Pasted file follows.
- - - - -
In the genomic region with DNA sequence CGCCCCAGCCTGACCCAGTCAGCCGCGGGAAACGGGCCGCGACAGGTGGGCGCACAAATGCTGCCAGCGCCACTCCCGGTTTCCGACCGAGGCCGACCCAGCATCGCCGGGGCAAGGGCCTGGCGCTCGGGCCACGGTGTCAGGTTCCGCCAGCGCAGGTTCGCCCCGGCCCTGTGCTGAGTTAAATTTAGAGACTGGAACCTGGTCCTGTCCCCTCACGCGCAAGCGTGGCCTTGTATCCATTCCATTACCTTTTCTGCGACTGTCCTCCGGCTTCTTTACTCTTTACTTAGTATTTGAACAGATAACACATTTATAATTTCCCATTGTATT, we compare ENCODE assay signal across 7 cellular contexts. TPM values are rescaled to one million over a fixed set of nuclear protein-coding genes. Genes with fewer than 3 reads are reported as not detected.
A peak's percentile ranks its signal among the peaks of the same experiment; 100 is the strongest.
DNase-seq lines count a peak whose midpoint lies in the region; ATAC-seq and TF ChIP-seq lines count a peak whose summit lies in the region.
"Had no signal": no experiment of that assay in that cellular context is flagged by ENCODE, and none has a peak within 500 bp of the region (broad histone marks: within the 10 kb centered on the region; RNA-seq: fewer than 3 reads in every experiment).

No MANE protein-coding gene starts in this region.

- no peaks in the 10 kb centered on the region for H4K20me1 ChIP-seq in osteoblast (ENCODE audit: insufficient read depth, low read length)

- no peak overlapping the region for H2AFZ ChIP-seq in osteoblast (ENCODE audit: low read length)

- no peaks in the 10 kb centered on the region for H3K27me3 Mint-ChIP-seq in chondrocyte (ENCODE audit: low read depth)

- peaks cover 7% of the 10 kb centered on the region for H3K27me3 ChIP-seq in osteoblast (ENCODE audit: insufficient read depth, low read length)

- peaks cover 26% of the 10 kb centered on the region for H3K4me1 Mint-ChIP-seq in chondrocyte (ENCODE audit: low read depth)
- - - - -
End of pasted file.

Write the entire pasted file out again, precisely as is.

In the genomic region with DNA sequence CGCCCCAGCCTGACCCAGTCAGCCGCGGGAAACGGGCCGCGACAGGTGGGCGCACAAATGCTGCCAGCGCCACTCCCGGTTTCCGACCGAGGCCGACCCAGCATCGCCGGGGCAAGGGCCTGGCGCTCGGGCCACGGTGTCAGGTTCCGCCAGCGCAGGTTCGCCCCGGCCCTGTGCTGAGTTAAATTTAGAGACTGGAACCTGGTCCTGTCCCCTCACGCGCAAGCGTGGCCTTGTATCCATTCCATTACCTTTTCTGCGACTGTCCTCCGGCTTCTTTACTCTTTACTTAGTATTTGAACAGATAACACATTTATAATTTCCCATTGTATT, we compare ENCODE assay signal across 7 cellular contexts. TPM values are rescaled to one million over a fixed set of nuclear protein-coding genes. Genes with fewer than 3 reads are reported as not detected.
A peak's percentile ranks its signal among the peaks of the same experiment; 100 is the strongest.
DNase-seq lines count a peak whose midpoint lies in the region; ATAC-seq and TF ChIP-seq lines count a peak whose summit lies in the region.
"Had no signal": no experiment of that assay in that cellular context is flagged by ENCODE, and none has a peak within 500 bp of the region (broad histone marks: within the 10 kb centered on the region; RNA-seq: fewer than 3 reads in every experiment).

No MANE protein-coding gene starts in this region.

- no peaks in the 10 kb centered on the region for H4K20me1 ChIP-seq in osteoblast (ENCODE audit: insufficient read depth, low read length)

- no peak overlapping the region for H2AFZ ChIP-seq in osteoblast (ENCODE audit: low read length)

- no peaks in the 10 kb centered on the region for H3K27me3 Mint-ChIP-seq in chondrocyte (ENCODE audit: low read depth)

- peaks cover 7% of the 10 kb centered on the region for H3K27me3 ChIP-seq in osteoblast (ENCODE audit: insufficient read depth, low read length)

- peaks cover 26% of the 10 kb centered on the region for H3K4me1 Mint-ChIP-seq in chondrocyte (ENCODE audit: low read depth)